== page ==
Some were surprised that Drew didn’t convert to the Jewish faith before getting married (this is her third marriage) or at the least before delivering her first baby. But she reported that it was a long process and she didn’t want to take the plunge before she was ready. About Judaism, Drew has said “It’s a beautiful faith and I’m so honored to be around it. It’s so family-oriented… the stories are so beautiful and it’s incredibly enlightening. I’m really happy.”
Well, it now appears that Drew is ready for her conversion and she’s taking a rather drastic step. TMZ.com reports that “Former wild child Drew Barrymore has decided to REMOVE her tattoos because she is CONVERTING to Judaism for her husband Will Kopelman! The new mom wishes to be buried in a Jewish cemetery, something that can only happen if she erases all permanent ink from her person.”
Drew has six tattoos according to the post on TMZ and will experience quite a bit of pain as she’s having all six removed in preparation for her conversion. But what I want to know is who is advising Drew that she has to have these tattoos removed before converting to Judaism. As I wrote on this blog almost five years ago, the notion that Jews cannot be buried in a Jewish cemetery if they have tattoos is a myth. It’s a bubbe-meise, an old wives’ tale. An article in the NY Times even referred to this supposed prohibition as an “urban legend,” explaining that, “the edict isn’t true. The eight rabbinical scholars interviewed for this article, from institutions like the Jewish Theological Seminary and Yeshiva University, said it’s an urban legend, most likely started because a specific cemetery had a policy against tattoos. Jewish parents and grandparents picked up on it and over time, their distaste for tattoos was presented as scriptural doctrine.”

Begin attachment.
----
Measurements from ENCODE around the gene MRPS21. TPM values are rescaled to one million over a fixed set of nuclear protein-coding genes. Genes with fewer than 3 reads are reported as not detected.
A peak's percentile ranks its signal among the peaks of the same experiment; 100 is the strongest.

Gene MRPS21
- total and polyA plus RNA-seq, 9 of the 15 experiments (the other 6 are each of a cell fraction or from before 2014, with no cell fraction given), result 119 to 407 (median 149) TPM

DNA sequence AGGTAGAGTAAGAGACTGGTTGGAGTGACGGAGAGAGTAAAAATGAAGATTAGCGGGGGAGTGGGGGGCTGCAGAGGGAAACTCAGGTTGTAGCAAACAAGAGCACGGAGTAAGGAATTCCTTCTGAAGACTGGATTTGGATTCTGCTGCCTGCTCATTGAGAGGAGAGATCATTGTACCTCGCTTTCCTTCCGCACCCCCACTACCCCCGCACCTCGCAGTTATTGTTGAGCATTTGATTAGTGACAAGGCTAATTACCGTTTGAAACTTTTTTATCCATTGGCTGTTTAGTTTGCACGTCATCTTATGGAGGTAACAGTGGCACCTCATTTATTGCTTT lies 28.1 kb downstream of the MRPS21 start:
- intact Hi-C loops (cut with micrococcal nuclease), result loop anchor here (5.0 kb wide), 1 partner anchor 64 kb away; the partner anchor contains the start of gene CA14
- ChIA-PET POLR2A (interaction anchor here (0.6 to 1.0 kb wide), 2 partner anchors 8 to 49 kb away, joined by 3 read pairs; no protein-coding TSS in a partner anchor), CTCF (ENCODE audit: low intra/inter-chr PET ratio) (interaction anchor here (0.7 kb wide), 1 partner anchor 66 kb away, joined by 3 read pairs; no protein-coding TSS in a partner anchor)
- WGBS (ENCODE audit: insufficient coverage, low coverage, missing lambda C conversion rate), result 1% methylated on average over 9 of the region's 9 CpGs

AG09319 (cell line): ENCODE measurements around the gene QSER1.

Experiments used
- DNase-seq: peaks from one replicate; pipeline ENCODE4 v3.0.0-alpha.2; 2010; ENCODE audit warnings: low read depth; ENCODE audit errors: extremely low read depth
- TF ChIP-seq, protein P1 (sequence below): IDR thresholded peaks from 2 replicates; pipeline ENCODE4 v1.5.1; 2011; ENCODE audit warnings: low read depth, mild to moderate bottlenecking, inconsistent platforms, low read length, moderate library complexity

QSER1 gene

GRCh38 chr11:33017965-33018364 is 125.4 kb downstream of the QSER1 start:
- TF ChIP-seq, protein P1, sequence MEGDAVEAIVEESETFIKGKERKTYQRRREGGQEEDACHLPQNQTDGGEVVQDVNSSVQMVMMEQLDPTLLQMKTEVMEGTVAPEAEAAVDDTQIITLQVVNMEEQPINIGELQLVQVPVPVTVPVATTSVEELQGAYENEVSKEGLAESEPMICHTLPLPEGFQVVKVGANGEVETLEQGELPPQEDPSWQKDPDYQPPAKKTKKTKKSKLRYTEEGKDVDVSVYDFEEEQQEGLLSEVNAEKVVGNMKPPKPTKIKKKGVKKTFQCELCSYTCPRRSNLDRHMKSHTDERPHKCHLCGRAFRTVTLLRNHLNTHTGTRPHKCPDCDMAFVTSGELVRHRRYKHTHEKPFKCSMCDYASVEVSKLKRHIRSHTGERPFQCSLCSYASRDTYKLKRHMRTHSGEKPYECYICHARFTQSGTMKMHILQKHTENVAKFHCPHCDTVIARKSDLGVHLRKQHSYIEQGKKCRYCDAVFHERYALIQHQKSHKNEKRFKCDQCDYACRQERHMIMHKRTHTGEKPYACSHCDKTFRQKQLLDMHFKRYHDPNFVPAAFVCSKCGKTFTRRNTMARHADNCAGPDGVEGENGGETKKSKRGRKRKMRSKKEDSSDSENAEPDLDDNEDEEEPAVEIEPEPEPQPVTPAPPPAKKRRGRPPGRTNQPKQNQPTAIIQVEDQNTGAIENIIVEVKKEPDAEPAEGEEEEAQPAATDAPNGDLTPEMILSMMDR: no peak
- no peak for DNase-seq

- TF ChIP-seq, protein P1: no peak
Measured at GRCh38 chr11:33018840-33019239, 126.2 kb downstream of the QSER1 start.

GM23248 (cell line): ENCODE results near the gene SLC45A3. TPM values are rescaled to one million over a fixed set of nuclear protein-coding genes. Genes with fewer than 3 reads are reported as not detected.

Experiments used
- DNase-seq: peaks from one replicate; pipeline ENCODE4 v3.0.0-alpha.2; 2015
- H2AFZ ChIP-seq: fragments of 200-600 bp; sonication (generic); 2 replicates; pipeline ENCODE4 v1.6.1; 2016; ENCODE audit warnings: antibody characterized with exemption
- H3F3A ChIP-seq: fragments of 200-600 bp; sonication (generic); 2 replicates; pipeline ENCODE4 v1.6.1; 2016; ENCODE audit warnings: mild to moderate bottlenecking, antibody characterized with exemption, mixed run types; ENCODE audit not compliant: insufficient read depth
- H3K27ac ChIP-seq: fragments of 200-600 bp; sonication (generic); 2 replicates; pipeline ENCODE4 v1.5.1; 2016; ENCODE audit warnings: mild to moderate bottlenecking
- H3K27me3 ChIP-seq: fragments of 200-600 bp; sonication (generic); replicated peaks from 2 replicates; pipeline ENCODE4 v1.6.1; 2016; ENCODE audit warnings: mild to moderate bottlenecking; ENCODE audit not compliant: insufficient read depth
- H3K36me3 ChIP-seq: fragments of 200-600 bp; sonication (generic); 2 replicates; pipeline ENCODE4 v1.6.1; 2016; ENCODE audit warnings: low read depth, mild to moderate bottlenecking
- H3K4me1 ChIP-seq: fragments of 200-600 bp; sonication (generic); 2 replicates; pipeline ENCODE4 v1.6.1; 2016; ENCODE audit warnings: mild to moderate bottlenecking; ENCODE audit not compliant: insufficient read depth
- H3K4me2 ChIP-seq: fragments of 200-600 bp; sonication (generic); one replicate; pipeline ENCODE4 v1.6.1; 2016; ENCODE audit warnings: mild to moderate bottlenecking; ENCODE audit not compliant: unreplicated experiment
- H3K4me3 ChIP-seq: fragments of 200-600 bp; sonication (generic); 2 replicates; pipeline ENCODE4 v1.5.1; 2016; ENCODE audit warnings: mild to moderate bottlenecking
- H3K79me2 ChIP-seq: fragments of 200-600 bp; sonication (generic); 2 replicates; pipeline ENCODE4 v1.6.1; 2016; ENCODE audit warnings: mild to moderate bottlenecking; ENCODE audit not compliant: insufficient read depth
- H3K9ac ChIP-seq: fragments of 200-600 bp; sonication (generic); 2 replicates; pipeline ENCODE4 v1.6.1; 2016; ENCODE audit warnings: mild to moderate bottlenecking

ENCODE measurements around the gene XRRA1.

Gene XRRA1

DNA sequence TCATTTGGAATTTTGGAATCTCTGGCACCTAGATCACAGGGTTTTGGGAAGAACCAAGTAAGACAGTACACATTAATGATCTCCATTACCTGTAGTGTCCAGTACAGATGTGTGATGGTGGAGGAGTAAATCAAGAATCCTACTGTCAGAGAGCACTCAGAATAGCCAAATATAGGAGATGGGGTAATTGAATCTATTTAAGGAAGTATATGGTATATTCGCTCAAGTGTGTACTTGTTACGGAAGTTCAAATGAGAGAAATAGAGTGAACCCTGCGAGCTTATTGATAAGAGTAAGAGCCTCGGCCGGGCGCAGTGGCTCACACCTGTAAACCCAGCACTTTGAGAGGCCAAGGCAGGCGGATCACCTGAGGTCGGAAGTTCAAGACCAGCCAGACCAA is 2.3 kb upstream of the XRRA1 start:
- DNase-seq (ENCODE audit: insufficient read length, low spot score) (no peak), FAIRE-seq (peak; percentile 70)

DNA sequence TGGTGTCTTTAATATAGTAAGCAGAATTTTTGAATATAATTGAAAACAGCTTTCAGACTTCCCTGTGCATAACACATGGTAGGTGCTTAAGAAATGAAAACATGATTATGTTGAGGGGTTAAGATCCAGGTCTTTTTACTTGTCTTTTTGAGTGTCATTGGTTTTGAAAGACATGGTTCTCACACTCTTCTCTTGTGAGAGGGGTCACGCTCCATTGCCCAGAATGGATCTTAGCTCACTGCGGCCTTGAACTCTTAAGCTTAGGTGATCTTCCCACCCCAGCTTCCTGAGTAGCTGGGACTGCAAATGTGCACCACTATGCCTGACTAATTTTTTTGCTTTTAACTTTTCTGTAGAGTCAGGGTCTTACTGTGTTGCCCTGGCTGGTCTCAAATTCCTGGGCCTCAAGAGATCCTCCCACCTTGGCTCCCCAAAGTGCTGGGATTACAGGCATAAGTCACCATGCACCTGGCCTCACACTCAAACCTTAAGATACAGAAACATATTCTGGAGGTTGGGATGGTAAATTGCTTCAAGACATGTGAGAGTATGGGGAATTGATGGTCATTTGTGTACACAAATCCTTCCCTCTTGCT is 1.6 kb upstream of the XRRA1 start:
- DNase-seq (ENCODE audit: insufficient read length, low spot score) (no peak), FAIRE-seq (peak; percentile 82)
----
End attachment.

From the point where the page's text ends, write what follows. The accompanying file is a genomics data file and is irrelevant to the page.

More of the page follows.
While I wouldn’t encourage someone who was converting to Judaism to get a tattoo I also wouldn’t make them have any preexisting tattoos removed. There’s just no reason to go through the painful process of tattoo removal before Jewish conversion since the rule forbidding those with tattoos to be buried in a Jewish cemetery is a myth. As I explained in my blog post, Rabbi Alan Lucas, in a 1997 teshuvah (legal response) for the Conservative Movement’s Committee on Jewish Law and Standards, raised the question of tattooing in Judaism. Lucas concluded that there are diverse opinions among the rabbis concerning the the prohibition of tattooing based on the Torah’s verse in Leviticus 19:28 stating, “You shall not make gashes in your flesh for the dead, nor incise any marks on yourselves: I am the Lord.”
The mishnah explains that it is the lasting and permanent nature of tattooing which makes it a culpable act, but Rabbi Simeon disagrees and says that it is only the inclusion of God’s name which makes tattooing prohibited. I don’t believe that Drew Barrymore has any tattoos on her body that include God’s name so that shouldn’t be an issue. Furthermore, there will likely be several important laws of Judaism that Drew will not follow after her conversion. I don’t think that she should somehow raise the importance of a prohibition of tattooing above many important laws that she’ll likely gloss over.
If Drew decides to forgo the tattoo removal, I can promise her that she won’t be the only Jewish person with tattoos. And she certainly won’t be the only Jewish celeb with tattoos either (see Lena Dunham and Adam Levine). Even though Drew wasn’t Jewish at the time, the couple was married by a rabbi, had a ketubah witnessed, and stood under a chuppah. And according to the Algemeiner.com website, Drew and Will Kopelman have promised to raise their daughter Olive in a traditional Jewish manner. I think that’s great, but if I were the one advising her in her conversion to Judaism I would focus less on those tattoos and more on Shabbat observance, keeping kosher, and sending Olive to a Jewish day school. I wish Drew the best of luck in her conversion process.